Pita Sharples, the son of an English father and Ngāti Kahungunu mother, completed a PhD in 1976 and began a long public-service career that included establishing the first urban inter-tribal marae. He also pioneered the development of kōhanga reo (pre-school language nests) and revived the use of the taiaha as a martial art. Co-leader of the Māori Party, Sharples entered Parliament in 2005 as the MP for Tāmaki Makaurau. Popular with Pākehā as well as Māori, he was described in 2009 as ‘the nation’s kaumātua’.4 Pita Sharples stood down from Parliament in 2014 and was knighted for his services to Māori in 2015.
Metiria Turei of Ngāti Kahungunu grew up in a working-class Māori family in Palmerston North and experienced unemployment as a school leaver. She became a single mother in her early 20s. She got a training incentive allowance, completed a law degree in 1999, started work in a lawyers’ office and joined the Green Party. In 2002 she entered Parliament as a list MP and became co-leader of the party in 2009. She worked closely with two Pākehā male co-leaders, Russell Norman and James Shaw and had a major commitment to the involvement of both Māori and women in Green Party activism. She resigned as co-leader of the Green Party in August 2017 and retired from politics after the September 2017 general election.
New Zealand’s writers, artists and thinkers, Māori and non-Māori, have been among its most effective cultural go-betweens. Māori people’s early enthusiasm for literacy and other forms of Pākehā culture has helped to ensure that the country’s different peoples are most likely to encounter each other through books, music, electronic media and other forms of cultural life.
Māori serving in overseas wars often carried elements of their traditional culture with them for inspiration and reassurance. During the Second World War a member of the Māori Battalion’s A Company, made up of troops from Auckland and Northland, decided to marry a young nurse from Te Whānau-a-Apanui on the East Coast. During the campaign against Rommel’s forces in North Africa, the two were married in a traditional Māori taumau ceremony. Their officers – Pita Awatere for the bride and James Hēnare for the groom – wore heirloom feather cloaks as they performed the ceremony in front of hundreds of soldiers.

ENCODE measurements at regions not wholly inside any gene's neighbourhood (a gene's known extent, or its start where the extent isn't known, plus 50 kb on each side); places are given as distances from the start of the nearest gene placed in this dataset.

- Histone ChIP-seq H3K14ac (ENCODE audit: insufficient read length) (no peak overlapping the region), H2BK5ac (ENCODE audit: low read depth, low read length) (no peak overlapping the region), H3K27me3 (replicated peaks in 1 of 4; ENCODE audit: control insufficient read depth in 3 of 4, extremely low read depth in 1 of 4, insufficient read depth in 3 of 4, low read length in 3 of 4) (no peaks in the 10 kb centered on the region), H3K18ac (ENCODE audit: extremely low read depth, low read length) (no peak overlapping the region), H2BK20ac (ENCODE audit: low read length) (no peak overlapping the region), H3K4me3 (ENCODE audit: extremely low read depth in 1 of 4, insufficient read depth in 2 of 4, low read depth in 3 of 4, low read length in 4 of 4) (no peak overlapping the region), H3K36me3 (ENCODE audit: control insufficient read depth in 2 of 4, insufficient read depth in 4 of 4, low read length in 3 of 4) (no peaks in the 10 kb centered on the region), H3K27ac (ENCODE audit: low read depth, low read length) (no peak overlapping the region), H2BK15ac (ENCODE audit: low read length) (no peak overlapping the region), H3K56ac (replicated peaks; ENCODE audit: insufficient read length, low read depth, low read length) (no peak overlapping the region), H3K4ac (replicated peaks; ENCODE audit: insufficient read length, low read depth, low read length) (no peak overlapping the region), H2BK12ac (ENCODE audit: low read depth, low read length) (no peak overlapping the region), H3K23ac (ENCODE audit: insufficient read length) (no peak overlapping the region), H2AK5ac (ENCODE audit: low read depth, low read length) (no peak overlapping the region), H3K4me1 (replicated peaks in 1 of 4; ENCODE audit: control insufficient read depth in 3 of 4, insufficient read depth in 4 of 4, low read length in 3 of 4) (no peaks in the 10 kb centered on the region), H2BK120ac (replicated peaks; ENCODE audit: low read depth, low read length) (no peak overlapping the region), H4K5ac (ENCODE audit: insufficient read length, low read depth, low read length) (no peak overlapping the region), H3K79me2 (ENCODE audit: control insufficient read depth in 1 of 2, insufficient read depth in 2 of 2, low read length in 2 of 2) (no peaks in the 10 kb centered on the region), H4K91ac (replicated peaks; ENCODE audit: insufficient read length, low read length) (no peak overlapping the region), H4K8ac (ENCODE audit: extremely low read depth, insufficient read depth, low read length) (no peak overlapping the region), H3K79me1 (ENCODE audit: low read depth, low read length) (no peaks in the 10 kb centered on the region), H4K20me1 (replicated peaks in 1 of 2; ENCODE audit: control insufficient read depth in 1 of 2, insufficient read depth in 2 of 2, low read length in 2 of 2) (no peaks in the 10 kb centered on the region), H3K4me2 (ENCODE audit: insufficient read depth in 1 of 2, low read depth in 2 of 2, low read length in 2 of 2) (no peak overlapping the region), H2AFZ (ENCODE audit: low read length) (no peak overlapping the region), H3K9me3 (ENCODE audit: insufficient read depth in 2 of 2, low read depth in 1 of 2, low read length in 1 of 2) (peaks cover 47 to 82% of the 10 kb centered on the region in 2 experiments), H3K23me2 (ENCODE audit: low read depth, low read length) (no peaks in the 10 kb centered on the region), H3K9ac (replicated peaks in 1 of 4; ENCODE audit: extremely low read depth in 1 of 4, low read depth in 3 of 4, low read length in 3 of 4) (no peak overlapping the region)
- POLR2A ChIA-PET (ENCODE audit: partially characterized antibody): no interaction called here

Towards the end of the 19th century the view that Māori were dying out prompted increased European interest in studying its traditions and culture. The English-born S. Percy Smith and Edward Tregear, who had each learned the Māori language while working as surveyors, formed the Polynesian Society in 1892 to study the connections between Māori and other Polynesian peoples. Many of the society’s findings were later overturned, but it played an important part in collecting, preserving and stimulating academic interest in traditional Māori culture.
Several Pākehā students of Māori, such as Elsdon Best, became leading figures within the Polynesian Society. While working in the Urewera at the end of the 19th century, Best met elders of the Tūhoe people who passed on their knowledge of tribal history and genealogy.
The half-Māori, half-Irish medical doctor Peter Buck (Te Rangi Hīroa) was also a keen member of the society. His research interests extended beyond his own people to include other Polynesian peoples, and he became visiting professor of anthropology at Yale University in the US and director of Hawaii’s Bishop Museum. Mākereti (Margaret) Thom, also known as Guide Maggie Papakura, of Te Arawa and English parentage, studied anthropology at Oxford University. Her thesis was later published as The old-time Maori, the first major publication by a Māori ethnologist.
Mākereti Thom (‘Guide Maggie’) was working as a guide in the thermal area of Whakarewarewa, Rotorua, when she acquired the surname by which she became better known. One visitor to the geysers asked if she had a Māori surname. Mākereti glanced at a nearby geyser called Papakura and replied, ‘My name is Papakura, Maggie Papakura.’1 Members of her family also took this as their surname.